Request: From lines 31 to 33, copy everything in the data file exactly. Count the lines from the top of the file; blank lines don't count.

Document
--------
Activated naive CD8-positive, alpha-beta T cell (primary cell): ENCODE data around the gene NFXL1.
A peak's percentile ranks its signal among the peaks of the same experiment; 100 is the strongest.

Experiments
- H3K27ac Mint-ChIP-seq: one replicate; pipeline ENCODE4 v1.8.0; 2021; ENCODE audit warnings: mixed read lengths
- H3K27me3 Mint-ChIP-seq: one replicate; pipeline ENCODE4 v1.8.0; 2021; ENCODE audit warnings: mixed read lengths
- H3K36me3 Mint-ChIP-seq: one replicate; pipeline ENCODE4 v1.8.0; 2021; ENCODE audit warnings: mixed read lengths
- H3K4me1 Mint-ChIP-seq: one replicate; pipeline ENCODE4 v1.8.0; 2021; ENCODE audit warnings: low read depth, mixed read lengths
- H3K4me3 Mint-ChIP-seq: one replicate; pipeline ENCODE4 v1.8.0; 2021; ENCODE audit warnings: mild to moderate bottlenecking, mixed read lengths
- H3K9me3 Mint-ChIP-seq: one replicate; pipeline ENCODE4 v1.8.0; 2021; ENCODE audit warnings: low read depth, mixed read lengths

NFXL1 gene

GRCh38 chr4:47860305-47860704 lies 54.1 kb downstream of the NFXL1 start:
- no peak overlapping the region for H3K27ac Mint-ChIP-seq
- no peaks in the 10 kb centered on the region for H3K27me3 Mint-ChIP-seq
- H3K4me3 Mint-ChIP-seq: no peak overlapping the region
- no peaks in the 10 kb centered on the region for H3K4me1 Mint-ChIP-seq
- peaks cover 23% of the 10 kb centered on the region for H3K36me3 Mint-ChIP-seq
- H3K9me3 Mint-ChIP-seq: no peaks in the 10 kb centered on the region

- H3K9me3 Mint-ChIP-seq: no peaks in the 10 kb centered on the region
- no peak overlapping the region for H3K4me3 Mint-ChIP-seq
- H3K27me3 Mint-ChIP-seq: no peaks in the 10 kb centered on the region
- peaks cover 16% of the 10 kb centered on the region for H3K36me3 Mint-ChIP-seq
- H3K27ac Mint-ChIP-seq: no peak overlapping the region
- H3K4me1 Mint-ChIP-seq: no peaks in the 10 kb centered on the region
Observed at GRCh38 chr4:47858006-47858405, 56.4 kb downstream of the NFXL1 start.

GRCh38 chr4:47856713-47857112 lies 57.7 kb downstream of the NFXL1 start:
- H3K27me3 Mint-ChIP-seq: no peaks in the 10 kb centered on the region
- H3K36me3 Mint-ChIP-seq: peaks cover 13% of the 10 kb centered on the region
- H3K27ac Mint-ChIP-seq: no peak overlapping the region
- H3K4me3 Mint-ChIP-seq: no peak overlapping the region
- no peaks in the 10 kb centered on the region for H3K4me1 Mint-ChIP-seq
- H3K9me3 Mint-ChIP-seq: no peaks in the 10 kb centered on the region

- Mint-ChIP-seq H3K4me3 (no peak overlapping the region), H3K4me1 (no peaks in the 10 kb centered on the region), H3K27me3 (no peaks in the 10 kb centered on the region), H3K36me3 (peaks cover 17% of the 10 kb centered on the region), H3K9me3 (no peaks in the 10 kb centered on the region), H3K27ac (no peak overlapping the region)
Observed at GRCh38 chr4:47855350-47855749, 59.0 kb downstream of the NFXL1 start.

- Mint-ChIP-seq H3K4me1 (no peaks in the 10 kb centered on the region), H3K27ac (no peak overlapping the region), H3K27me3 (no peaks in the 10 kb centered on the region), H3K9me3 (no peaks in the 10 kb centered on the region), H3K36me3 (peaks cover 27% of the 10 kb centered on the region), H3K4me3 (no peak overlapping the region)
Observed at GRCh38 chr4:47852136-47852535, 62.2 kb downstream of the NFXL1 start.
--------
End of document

- H3K9me3 Mint-ChIP-seq: no peaks in the 10 kb centered on the region

- Mint-ChIP-seq H3K4me3 (no peak overlapping the region), H3K4me1 (no peaks in the 10 kb centered on the region), H3K27me3 (no peaks in the 10 kb centered on the region), H3K36me3 (peaks cover 17% of the 10 kb centered on the region), H3K9me3 (no peaks in the 10 kb centered on the region), H3K27ac (no peak overlapping the region)
Observed at GRCh38 chr4:47855350-47855749, 59.0 kb downstream of the NFXL1 start.